European Council President Charles Michel declared Saturday that “2022 will be the year of European defense” — a blunt acknowledgement that EU leaders must confront widespread doubts that Europe can protect itself militarily.
Michel’s comments, in a speech at the ceremony to award this year’s Charlemagne Prize to Romanian President Klaus Iohannis, come as the 27 EU heads of state and government are due to discuss European defense and security over dinner Tuesday at a summit in Slovenia.
Longstanding worries about Europe’s military capabilities and a lack of coordination between EU member countries have recently returned to the center of political discussions following the chaotic and rushed U.S.-led withdrawal from Afghanistan. Compounding tension was the announcement by Washington of a new Indo-Pacific strategic alliance with the U.K. and Australia that blindsided EU allies, notably France.
But as he called for greater strategic autonomy in his speech on Saturday, Michel also seemed to concede that Europe’s primary source of power will always be its pocketbook, not its firearms.
“We want less dependency. We want more influence, because we have values to promote — they are strong as we just said — interests to defend, and citizens to protect,” Michel said. “Our greater autonomy must be based on two strategic pillars — social economic development and security. The first pillar is economic and social.”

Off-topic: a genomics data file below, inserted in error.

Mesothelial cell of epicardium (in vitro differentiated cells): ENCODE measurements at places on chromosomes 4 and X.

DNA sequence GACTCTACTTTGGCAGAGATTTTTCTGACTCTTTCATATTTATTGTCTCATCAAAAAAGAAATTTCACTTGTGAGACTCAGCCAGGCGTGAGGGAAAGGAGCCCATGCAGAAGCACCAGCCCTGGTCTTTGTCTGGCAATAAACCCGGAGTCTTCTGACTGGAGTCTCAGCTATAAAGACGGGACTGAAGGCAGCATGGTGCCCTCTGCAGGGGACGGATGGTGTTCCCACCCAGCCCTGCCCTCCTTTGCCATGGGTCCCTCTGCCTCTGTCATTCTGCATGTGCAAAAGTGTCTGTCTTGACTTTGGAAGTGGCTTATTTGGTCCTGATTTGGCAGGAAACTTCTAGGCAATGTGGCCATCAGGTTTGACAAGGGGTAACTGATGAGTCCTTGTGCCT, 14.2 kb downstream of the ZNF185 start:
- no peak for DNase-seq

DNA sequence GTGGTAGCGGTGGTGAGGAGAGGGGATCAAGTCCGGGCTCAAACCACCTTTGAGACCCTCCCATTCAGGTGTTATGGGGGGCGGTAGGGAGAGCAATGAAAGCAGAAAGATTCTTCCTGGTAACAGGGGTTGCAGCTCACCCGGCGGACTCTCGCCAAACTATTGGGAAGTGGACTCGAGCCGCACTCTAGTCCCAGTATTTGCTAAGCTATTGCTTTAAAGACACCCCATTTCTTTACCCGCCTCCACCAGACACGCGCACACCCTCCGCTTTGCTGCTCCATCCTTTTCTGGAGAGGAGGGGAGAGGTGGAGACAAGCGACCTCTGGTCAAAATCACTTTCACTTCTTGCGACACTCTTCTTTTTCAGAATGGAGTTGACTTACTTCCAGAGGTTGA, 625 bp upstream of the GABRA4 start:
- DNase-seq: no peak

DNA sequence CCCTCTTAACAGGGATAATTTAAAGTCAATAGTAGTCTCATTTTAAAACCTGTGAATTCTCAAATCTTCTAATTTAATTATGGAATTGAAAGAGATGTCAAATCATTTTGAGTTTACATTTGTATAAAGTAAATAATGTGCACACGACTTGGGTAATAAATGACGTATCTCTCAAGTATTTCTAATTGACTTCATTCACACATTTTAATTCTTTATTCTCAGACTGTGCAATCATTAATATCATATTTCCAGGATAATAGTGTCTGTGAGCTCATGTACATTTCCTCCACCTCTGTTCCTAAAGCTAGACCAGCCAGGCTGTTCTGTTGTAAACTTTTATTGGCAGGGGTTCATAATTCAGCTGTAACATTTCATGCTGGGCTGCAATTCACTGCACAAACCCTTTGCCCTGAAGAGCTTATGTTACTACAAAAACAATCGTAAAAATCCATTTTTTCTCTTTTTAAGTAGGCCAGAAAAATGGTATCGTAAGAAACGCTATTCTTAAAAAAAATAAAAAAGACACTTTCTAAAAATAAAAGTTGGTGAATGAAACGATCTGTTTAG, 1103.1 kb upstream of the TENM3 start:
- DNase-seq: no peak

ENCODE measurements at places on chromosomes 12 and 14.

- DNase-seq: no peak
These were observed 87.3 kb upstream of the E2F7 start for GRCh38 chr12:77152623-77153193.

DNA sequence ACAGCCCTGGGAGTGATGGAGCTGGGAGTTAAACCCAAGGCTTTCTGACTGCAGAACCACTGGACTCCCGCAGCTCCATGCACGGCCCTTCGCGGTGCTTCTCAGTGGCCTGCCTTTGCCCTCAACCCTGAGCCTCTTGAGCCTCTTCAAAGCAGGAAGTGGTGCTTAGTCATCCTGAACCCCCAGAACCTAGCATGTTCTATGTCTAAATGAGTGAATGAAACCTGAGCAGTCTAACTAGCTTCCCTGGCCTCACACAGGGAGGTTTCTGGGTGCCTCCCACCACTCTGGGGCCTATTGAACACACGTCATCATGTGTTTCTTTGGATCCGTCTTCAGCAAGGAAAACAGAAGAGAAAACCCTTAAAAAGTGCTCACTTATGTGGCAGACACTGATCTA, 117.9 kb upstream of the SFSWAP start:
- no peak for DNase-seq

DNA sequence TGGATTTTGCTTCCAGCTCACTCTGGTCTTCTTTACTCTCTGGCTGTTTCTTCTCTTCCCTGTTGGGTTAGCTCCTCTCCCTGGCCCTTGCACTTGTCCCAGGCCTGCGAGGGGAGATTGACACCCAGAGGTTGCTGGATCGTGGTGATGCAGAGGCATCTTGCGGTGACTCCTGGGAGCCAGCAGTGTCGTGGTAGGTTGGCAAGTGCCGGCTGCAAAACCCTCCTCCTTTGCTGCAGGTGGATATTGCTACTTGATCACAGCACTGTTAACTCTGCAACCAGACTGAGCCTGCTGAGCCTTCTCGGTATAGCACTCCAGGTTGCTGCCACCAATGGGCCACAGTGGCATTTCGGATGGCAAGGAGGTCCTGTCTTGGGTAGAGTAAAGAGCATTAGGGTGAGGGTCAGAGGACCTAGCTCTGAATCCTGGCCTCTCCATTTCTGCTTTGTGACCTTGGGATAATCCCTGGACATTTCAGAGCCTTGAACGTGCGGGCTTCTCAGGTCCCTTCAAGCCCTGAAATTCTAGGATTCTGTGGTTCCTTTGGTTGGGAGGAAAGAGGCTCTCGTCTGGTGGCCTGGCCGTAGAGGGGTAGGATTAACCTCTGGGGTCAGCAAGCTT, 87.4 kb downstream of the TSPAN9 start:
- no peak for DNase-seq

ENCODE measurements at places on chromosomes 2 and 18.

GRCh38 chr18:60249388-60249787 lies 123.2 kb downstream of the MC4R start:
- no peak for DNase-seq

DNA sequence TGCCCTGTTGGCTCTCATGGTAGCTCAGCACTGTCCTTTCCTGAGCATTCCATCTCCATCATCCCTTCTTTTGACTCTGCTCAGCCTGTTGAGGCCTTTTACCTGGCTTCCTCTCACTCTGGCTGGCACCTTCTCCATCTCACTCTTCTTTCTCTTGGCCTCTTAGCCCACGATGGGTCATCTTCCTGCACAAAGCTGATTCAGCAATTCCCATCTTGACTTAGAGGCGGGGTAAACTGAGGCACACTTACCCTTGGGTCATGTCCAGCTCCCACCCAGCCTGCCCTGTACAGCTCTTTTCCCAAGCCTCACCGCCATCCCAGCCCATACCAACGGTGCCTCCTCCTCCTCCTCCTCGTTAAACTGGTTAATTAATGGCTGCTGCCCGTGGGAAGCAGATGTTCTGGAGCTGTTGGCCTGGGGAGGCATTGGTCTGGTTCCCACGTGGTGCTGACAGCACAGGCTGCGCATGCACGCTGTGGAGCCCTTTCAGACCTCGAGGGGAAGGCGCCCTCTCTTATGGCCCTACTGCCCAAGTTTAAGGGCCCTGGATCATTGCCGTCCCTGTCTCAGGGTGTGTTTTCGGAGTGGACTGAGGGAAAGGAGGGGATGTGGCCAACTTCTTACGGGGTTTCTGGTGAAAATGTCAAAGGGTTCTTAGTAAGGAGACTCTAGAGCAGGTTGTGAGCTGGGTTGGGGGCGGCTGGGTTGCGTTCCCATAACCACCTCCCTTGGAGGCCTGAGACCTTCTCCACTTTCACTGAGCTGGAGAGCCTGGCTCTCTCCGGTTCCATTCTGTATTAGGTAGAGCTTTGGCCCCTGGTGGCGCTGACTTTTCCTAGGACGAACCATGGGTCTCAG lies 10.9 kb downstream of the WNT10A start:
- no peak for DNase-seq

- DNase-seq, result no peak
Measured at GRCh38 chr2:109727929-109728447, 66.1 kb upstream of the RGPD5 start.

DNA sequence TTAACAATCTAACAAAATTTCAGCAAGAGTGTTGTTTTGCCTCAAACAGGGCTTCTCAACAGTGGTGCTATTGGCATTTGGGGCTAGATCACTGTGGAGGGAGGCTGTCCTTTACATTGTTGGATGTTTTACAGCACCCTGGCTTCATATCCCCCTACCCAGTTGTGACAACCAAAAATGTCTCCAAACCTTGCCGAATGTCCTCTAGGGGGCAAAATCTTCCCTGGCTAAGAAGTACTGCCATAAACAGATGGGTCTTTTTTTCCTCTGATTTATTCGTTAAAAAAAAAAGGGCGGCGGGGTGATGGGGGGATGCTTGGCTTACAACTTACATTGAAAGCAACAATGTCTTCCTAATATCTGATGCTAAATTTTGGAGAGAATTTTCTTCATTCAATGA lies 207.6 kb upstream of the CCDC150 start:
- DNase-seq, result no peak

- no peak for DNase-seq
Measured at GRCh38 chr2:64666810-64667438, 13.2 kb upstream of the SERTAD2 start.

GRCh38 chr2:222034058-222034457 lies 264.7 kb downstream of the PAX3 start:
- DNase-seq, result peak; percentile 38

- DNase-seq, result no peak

“The second pillar is that of our security,” Michel added. “The Atlantic Alliance is its backbone. Strengthening Defensive Europe means strengthening the Alliance. Stronger allies make stronger alliances. 2022 therefore will be the year of European defense.”
Michel also directly addressed the deep and historic divisions among EU member countries over “strategic autonomy.”
“We know that strategic autonomy, this expression can have various connotations, can also sometimes be the subject of misunderstandings, incomprehensions, perhaps even suspicions,” he said. “Those in favor of greater European strategic autonomy suspect that sometimes those who seem more reluctant want to slow down integration.. And others see in greater empowerment the risk of weakening our Atlantic Alliance.”
Michel said the dinner on Tuesday would begin a discussion among leaders that would address a new declaration of strategic partnership between the EU and NATO and culminate at a summit in Brussels in March.
“Our goal of greater autonomy is not new,” Michel said, noting that leaders had endorsed the concept previously, including at a 2019 summit in Sibiu, Romania, where Iohannis was the host.
“We will protect our citizens and ensure their security by investing in our power to convince and our power to compel, and by working together with our international partners,” Michel said.
His reference to international partners was designed to reassure EU countries that believe their security can be guaranteed only by the U.S. Whether those countries are prepared to change that fundamental premise anytime soon remains to be seen.